For their low cost and simplicity, many investors are switching to passive index funds, including a number of experts who are famous for their active investment success.
If You Want Exposure To Stockmarket Assets, Consider Passive Index Funds
The Cost Of Passive Index Funds Is Plummeting
The industry of passive index funds has seen a new wave of cost cuts as competitiveness drives a price war across the market. You can now pick up a couple of Blackrock UK passive index funds for an on-going annual fee as little as 0.07 per cent. The US versions are not much more at 0.08 per cent.
Some commentators believe the yearly price could fall to as low as 0.03 per cent, in line with the cheapest passive index funds in the US.
It really does pay you to read the smallprint and check the charges, for big providers like Henderson and Virgin still charge between 0.75 and 1 per cent per year. That’s a lot of wasted money for what could be exactly the same passive index funds. In fact, some UK equity income funds are essentially passive index funds with a higher annual charge, which again can waste your money.
Compared to active funds, or those managed by a discretionary fund manager or an independent adviser, low cost passive index funds can pretty much guarantee average stockmarket performance. It's no surprise passive index funds are so popular.
Warren Buffett On Passive Index Funds
Warren Buffett, arguably the greatest investor of all time, shocked the investment world in 2014 when revealed he didn’t trust anyone to pick winning stocks after he was gone. On his death, 90 per cent of his wife’s estate would be put into a very low cost S&P 500 passive index fund, and the rest held in cash.
I believe the trust’s long-term results from this policy will be superior to those attained by most investors — whether pension funds, institutions, or individuals — who employ high-fee managers.
This isn’t the first time he’s talked about passive index funds. In 2007, he famously declared that passive index funds are better for most investors.
A very low-cost index fund is going to beat a majority of the amateur-managed money or professionally-managed money. The gross performance may be reasonably decent, but the fees will eat up a significant percentage of the returns. You'll pay lots of fees to people who do well, and lots of fees to people who do not do so well.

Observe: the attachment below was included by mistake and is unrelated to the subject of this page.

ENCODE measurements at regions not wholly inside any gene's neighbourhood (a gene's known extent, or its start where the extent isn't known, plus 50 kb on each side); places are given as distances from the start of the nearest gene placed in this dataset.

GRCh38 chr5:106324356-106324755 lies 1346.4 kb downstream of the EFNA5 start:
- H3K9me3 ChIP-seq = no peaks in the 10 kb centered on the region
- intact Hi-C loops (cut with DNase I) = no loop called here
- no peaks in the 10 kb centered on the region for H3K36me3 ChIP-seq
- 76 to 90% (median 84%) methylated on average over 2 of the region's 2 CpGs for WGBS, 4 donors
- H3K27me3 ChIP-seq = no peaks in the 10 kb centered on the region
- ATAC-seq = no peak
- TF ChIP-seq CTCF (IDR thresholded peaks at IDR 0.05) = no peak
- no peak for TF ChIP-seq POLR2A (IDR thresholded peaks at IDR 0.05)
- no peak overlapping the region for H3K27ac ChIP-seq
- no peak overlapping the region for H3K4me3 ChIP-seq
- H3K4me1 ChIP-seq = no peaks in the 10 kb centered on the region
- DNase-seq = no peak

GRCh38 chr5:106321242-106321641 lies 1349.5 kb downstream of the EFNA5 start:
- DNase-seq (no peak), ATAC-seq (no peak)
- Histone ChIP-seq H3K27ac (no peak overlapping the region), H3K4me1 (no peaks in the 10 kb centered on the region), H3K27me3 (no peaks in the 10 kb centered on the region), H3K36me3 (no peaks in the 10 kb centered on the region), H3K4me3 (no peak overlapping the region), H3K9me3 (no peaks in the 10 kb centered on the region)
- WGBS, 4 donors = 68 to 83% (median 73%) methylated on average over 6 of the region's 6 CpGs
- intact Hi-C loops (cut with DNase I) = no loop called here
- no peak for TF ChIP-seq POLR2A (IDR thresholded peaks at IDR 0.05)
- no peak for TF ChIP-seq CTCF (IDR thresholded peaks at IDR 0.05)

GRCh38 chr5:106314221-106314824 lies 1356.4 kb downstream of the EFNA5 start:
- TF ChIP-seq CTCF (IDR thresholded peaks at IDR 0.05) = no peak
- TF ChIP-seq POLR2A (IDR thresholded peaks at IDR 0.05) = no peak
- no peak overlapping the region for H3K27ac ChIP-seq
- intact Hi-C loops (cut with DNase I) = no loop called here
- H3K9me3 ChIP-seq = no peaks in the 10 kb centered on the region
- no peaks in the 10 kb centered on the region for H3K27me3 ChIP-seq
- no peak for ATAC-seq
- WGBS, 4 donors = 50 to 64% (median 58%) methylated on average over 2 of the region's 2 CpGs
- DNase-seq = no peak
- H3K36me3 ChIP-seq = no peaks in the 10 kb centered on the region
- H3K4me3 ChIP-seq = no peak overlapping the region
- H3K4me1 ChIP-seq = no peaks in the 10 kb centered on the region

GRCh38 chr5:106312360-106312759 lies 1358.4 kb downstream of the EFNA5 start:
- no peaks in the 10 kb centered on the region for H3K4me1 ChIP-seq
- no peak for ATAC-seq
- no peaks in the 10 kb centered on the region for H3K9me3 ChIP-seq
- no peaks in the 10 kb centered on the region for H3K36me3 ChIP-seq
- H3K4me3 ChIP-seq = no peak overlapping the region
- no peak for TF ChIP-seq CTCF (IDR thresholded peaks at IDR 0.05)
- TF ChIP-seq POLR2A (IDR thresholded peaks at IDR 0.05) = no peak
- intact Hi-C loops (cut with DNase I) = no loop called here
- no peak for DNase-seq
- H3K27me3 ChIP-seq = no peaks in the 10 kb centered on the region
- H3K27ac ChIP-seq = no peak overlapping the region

There’s much to be learned from Warren Buffett. That includes the 10 financial lessons set out below.
Harry Markowitz On Passive Index Funds
Harry Markowitz, the Nobel prize winning economist, is one of the fathers of modern portfolio theory, so it’s no surprise he liked choosing funds. What is interesting though is the inventor of the Markowitz Efficient Frontier of portfolio construction took a far simpler approach to creating his own simple portfolio.
I should have computed the historical co-variances of the asset classes and drawn an efficient frontier. But I visualized my grief if the stock market went way up and I wasn’t in it — or if it went way down and I was completely in it. So I split my contributions 50:50 between stocks and bonds.
David F Swensen On Passive Index Funds
David Swensen, manager of the prestigious Yale endowment fund, beat the market by investing some of its billions into hedge funds, private equity, and real estate. His best-selling book ‘Unconventional Success’ altered the way large pension and endowment funds ran their money. Yet in this book and elsewhere, Swensen consistently says most people and most institutions should stick to passive index funds.
There are two sensible approaches to investing — either 100 per cent active or 100 per cent passive. Unless an investor has access to incredibly high-qualified professionals, they should be 100 per cent passive: that includes almost all individual investors and most institutional investors. Most active mutual funds are more interested in collecting fees than in boosting returns for the investor.
10 Financial Lessons We Can Learn from Warren Buffett
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